Working outside in the garden with the sun on your back, what could be better! Get a head start on summer and grow your own seedlings according to the planting guides below. Vegetables, herbs, perennial flowers and annuals: we have it all!

Most Read! Our magazine "Seeds are key"

and our latest magazine "The excitement of new seeds"

When to start indoor seedlings

February is a good time to start planning your sowing and get essential material. But before you put the seeds in the soil, make sure the timing is right for when you will be able to transplant to the garden.

  • Determine when the last frost should be in your area
  • Check the seed packet to know when you can sow
  • Choose the right seeds for your hardiness zone

Vegetable seedlings: what you need to know

If a big vegetable harvest is what you have in mind, check out the optimum growing conditions for vegetable seedlings according to each variety. Use the garden planner below.

NameDateDepthContainerGerminationTransplantingSpacing in the vegetable gardenMaturity
AsparagusEarly February2,5 cmTray14-21 dMid-May60 cmSpring
EggplantMid-March3 mmTray8-17 dMid-May40 cm60-80 d
BeetMid-May1 cmSoil  15 cm50-95 d
BroccoliEarly April6 mmTray10-12 dEarly June60 cm60-80 d
CeleryEarly March3 mmTray21-25 dEnd of May20-30 cm90-110 d
CauliflowerEarly April6 mmTray10-12 dMid-May50-60 cm70-90 d
Pumpkin and squashEarly May2,5 cmPeat Cup8-10 dEarly June1,25 m – 2,5 m90-120 d
CucumberMid-April2,5 cmPeat Cup8-10 dEarly June25 cm50-70 d
SpinachMid-May3 cmSoil  10 cm60-80 d
LettuceMid-April6 mmTray8-10 dMid-May20-25 cm45-90 d
OnionEarly March1 cmTray12-14 dMid-May15 cm50-120 d
PepperEarly March1 cmTray6-8 dJune30-45 cm70-80 d
LeekEarly March1 cmTray10-14 dMid-May15 cm110-120 d
TomatoMid-March to Mid-April6 mmCTray or pots5-8 dEarly June45-60 cm50-80 d

Source : W.H. Perron

Produce your own herb seedlings

Because they enhance all cooking, herbs are practically indispensable. If you start your herbs from seed, you will be able to rely on a plentiful and flavourful crop. Here is an outline of the optimum growing conditions for most herbs.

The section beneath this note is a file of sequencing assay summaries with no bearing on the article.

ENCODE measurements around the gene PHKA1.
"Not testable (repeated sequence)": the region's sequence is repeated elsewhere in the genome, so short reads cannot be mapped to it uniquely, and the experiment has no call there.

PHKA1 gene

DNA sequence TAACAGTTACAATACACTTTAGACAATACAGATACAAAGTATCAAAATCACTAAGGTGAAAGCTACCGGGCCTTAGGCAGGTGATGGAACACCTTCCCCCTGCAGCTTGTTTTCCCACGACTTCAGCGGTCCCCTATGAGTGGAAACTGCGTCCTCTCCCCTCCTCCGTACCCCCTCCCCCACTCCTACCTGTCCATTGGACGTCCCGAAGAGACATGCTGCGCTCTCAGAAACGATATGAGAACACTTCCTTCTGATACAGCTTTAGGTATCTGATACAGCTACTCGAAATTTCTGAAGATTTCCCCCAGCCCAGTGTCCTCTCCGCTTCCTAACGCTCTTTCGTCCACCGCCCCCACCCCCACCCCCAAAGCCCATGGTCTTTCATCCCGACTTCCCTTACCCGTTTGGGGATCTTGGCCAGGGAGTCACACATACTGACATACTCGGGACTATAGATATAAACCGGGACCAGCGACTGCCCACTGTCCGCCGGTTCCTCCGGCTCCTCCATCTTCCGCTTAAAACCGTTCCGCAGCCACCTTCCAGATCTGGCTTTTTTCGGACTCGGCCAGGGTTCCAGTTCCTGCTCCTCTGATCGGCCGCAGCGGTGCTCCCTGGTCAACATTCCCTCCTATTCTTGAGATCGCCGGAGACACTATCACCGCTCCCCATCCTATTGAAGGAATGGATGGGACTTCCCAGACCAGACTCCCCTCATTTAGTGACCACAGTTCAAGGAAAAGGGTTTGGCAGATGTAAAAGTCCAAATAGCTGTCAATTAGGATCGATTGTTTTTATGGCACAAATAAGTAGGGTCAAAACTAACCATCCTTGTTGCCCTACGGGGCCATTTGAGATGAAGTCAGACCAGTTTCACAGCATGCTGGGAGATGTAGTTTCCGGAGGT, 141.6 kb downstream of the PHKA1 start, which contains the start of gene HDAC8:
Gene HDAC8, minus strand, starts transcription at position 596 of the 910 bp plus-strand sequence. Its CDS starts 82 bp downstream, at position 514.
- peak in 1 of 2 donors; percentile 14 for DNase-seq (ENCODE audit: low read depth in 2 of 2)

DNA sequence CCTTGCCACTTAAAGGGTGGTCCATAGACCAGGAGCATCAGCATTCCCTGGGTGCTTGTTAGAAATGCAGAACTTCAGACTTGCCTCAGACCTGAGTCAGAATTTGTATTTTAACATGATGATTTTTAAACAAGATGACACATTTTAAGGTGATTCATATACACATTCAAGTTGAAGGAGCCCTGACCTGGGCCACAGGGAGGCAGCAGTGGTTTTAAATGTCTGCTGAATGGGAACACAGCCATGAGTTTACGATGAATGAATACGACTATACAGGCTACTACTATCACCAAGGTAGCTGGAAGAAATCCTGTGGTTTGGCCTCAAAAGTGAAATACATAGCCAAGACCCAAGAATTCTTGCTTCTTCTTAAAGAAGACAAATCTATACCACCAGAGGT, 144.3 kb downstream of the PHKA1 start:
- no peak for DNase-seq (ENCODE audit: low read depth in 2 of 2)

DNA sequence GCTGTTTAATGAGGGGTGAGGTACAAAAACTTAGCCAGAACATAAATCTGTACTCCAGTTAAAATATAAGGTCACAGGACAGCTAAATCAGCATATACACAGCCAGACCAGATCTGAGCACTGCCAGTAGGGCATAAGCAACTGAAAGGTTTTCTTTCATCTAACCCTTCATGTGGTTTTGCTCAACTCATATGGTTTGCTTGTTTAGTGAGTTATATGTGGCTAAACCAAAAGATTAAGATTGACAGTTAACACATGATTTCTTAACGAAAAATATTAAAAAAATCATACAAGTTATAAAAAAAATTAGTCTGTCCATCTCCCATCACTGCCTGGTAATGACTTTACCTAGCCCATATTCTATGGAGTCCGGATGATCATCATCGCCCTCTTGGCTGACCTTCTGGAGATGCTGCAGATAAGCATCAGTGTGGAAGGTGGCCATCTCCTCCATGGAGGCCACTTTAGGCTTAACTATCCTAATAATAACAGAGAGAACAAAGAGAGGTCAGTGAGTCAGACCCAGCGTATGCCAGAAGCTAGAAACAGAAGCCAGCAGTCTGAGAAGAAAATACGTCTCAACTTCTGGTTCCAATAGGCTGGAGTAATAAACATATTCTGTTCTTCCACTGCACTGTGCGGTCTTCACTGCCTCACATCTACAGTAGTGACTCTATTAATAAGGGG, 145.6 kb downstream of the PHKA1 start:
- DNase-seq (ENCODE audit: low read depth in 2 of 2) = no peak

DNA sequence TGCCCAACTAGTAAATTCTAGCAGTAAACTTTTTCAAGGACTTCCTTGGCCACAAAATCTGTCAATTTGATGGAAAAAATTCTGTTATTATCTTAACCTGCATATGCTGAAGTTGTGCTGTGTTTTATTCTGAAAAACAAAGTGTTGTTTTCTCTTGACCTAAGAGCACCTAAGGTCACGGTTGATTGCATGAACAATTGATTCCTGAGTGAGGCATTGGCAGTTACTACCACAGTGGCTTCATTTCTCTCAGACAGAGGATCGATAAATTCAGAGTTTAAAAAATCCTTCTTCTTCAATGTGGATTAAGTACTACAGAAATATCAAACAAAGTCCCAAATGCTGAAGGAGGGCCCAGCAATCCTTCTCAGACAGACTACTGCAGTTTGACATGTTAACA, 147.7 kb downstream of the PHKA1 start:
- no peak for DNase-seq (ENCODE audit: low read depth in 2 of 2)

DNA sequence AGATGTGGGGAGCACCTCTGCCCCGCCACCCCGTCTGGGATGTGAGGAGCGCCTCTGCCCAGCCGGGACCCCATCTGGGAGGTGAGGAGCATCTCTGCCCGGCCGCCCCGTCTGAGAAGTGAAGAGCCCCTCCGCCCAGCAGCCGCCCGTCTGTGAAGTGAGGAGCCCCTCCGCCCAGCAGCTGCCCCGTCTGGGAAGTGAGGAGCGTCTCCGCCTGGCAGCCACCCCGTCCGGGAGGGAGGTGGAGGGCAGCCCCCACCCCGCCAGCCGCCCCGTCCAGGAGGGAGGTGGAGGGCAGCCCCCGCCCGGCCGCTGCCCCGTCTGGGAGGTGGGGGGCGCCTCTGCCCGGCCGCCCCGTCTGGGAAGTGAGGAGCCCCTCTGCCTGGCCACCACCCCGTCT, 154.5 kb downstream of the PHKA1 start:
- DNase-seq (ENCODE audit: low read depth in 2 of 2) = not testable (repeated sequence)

DillMid-MayOutside5-7 d
BasilMid- AprilInside12-18 d
ChivesMid- AprilInside7-10 d
CilantroMid-MayOutside5-10 d
MarjoramMid- AprilInside8-10 d
OreganoMid- AprilInside3-10 d
ParsleyEarly AprilInside12-21 d
Summer SavoryMid-MarchInside2-10 d
SageMid-MarchInside5-12 d
ThymeMid-MarchInside2-20 d

Growing flowers from seed

If you love your flowers, seedlings are a great way to expand the number of flower varieties you can grow and enjoy throughout the summer. Here are some pertinent details concerning the most common varieties.

AlyssumAnnualMid-AprilOn the surface7-12 dLate May20-30 cm
BegoniaAnnualEarly FebruaryOn the surface15-20 dEarly June15 cm
ColeusPerennialEarly AprilOn the surface10-15 dEarly June20-30 cm
DahliaAnnualEarly April3 mm5-10 dLate May30-50 cm
GaillardiaPerennialEarly AprilOn the surface15-20 dLate May30 cm
GeraniumAnnualEarly February6 mm5-15 dLate May20-25 cm
ImpatiensAnnualMid-FebruaryOn the surface10-18 dEarly June20-30 cm
LavenderPerennialJanuaryOn the surface4 to 6 wksLate May50 cm
Bee BalmPerennialMid-FebruaryOn the surface15-20 dLate May30 cm
PansyAnnualMid-February6 mm7-14 dEarly May15-20 cm
PetuniaAnnualEarly FebruaryOn the surface10-12 dLate May25-30 cm
Black-eyed SusanPerennialLate April6 mm5-10 dLate May25-30 cm
SagePerennialEarly AprilOn the surface10-12 dLate May25 cm
SunflowerAnnualMid-May, outside3 cm6-10 dLate MaySmall: 15 cm
Large: 20-25 cm
Giant: 30 cm

W. H. Perron sowing guides for annuals, biennials and perennials.

Latest Articles